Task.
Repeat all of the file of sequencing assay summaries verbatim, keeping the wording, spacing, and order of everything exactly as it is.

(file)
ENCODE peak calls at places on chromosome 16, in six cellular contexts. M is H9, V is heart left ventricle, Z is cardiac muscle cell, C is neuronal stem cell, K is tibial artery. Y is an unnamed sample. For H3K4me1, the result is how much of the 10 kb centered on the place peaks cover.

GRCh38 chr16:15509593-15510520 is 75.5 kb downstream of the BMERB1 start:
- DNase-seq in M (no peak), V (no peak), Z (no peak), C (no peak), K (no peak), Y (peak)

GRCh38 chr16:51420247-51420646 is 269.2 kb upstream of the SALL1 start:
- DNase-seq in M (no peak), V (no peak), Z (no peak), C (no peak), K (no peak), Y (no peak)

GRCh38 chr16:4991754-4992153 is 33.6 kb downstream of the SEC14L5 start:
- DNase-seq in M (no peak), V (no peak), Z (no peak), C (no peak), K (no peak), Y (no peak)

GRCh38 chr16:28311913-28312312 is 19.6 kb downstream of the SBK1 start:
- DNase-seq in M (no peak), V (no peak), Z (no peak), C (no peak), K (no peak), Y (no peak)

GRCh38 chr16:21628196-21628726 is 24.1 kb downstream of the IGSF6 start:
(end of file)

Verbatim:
ENCODE peak calls at places on chromosome 16, in six cellular contexts. M is H9, V is heart left ventricle, Z is cardiac muscle cell, C is neuronal stem cell, K is tibial artery. Y is an unnamed sample. For H3K4me1, the result is how much of the 10 kb centered on the place peaks cover.

GRCh38 chr16:15509593-15510520 is 75.5 kb downstream of the BMERB1 start:
- DNase-seq in M (no peak), V (no peak), Z (no peak), C (no peak), K (no peak), Y (peak)

GRCh38 chr16:51420247-51420646 is 269.2 kb upstream of the SALL1 start:
- DNase-seq in M (no peak), V (no peak), Z (no peak), C (no peak), K (no peak), Y (no peak)

GRCh38 chr16:4991754-4992153 is 33.6 kb downstream of the SEC14L5 start:
- DNase-seq in M (no peak), V (no peak), Z (no peak), C (no peak), K (no peak), Y (no peak)

GRCh38 chr16:28311913-28312312 is 19.6 kb downstream of the SBK1 start:
- DNase-seq in M (no peak), V (no peak), Z (no peak), C (no peak), K (no peak), Y (no peak)

GRCh38 chr16:21628196-21628726 is 24.1 kb downstream of the IGSF6 start: